Twenty-nine orchid BESs containing Phalaenopsis chloroplast genome sequences showed matches with genomic sequences of the four plant genomes: 25 BESs with the grape genome, 24 with the rice genome, 21 with the poplar genome, and 2 with the Arabidopsis genome (Table 6; assessed using BLASTN with an E-value <1e-30). Moreover, such BESs also showed matches within chloroplast DNA sequences from the four plant genomes: 28 with the grape genome, 24 with rice, 27 with poplar, and 25 with Arabidopsis (E-value <1e-30). Transfer of chloroplast DNA to the nucleus is well-known to result in insertion of chloroplast DNA into nuclear chromosomes. In rice, 421-453 chloroplast insertions have been identified throughout the 12 chromosomes, forming 0.18-0.19% of the rice nuclear genome . In the present work, the 29 orchid BESs containing Phalaenopsis chloroplast DNA included 12 paired and 5 unpaired BES end sequences. This suggests that at least some of these BESs may be located in the Phalaenopsis nuclear genome, rather than representing experimental contamination with chloroplast DNA.
Previous reports found negligible colinearity between onion (Asparagales) and rice (Poales) [38, 39]. The Asparagales include a number of economically important plants, such as asparagus, chives, garlic, leeks, onions, and orchids. Similarly, the well-documented high-level synteny among grass genomes is not found among members of other monocot orders [e.g., Musa (Zingiberales)], even though microsynteny persisted beyond the time of divergence of the Commelinid orders Poales and Zingiberales . In the present work, we failed to find any syntenic relationship between orchid and rice sequences, confirming the previously noted lack of synteny between Asparagales and Poales.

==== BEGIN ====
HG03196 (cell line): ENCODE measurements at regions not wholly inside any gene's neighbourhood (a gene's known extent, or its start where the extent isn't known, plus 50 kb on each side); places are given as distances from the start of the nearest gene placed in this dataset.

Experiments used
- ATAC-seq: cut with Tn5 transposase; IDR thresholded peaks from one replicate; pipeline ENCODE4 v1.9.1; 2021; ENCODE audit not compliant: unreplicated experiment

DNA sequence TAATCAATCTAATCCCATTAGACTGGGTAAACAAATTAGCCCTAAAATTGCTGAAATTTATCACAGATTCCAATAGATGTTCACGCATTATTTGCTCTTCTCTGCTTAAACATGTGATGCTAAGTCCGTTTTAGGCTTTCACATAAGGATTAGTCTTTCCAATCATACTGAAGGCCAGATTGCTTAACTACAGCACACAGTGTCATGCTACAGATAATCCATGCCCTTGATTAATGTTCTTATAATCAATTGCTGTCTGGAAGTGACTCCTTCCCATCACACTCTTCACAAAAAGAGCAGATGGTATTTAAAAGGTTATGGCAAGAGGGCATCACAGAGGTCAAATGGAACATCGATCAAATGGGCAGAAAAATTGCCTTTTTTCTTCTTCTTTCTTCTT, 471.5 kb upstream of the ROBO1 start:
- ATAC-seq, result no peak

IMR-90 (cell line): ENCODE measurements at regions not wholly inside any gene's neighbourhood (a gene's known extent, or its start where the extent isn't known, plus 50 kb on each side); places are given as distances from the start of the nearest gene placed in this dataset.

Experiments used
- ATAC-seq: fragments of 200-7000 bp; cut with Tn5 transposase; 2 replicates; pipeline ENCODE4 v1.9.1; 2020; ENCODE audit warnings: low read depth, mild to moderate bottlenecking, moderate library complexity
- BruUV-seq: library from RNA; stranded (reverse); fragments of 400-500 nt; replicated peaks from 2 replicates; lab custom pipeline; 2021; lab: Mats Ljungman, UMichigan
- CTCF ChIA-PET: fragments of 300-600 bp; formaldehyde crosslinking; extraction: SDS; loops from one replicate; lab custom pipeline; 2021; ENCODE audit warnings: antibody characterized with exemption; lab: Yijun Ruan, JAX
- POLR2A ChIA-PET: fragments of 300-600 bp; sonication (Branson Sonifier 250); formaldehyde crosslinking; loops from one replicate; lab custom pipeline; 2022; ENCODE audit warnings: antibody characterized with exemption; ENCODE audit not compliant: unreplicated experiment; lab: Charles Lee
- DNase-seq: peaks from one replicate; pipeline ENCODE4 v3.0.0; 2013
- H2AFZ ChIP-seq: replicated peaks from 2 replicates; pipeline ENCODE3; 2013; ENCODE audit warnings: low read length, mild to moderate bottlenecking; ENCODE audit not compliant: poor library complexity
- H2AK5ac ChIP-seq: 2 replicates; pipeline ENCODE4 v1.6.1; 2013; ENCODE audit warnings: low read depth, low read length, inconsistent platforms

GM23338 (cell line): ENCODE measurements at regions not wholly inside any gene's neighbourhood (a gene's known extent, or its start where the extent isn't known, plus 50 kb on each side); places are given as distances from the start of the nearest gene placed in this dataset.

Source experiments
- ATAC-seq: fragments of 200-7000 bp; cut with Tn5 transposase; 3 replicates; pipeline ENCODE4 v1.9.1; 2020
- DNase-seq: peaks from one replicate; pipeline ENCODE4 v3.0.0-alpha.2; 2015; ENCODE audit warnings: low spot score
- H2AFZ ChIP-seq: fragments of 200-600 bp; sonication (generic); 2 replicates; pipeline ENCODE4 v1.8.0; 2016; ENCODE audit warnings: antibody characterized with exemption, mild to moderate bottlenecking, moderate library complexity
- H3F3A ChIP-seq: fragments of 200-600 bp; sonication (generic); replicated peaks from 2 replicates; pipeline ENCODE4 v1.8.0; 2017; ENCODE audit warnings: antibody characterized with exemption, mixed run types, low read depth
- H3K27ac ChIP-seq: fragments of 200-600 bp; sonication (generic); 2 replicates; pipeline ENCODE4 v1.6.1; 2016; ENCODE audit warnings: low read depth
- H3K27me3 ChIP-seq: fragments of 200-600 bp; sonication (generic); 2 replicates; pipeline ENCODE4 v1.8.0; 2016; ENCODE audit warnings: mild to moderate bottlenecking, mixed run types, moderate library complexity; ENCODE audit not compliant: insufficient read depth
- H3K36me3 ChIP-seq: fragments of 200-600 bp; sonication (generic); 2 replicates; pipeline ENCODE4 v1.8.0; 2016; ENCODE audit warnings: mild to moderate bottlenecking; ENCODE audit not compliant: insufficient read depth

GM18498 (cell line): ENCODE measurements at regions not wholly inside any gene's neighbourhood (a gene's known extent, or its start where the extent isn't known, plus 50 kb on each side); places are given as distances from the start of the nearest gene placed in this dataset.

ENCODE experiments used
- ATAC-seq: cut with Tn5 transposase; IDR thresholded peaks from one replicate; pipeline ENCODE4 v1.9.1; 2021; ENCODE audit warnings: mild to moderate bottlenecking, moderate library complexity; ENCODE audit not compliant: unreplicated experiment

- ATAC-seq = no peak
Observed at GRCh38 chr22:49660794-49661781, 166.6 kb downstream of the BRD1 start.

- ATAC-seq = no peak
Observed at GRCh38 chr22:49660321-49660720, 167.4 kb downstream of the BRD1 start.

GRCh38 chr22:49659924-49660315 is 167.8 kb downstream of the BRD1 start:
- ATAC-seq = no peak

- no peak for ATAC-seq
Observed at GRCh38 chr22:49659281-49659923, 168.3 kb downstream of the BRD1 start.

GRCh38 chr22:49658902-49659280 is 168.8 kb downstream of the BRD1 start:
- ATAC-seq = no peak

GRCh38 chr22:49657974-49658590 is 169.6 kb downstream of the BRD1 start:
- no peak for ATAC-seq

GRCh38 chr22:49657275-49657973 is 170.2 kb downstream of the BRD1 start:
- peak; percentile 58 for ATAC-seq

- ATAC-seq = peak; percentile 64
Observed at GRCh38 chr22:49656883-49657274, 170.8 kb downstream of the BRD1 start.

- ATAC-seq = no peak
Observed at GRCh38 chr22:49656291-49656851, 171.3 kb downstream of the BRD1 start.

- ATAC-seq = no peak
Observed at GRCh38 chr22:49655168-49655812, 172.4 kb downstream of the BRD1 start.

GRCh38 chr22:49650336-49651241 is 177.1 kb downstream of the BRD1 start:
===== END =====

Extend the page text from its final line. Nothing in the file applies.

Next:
Whole-genome duplication, resulting in polyploidy, occurred in early monocots such as the Poales and Zingiberales [40, 41]. Duplication, and gene loss and rearrangements occurring after such whole-genome duplication, led to subsequent evolution and increases in morphological complexity. This may also have occurred in the orchid genome, as suggested by the presence of the four AP3-like paralogs that form the basis for the complicated floral morphologies of Phalaenopsis . Interestingly, these paralogs are present in at least four out of the five subfamilies of the Orchidaceae . Future whole-genome sequencing of Phalaenopsis should provide additional insights into genome reorganization and help to clarify differences in genomic composition between orchids and other plant species.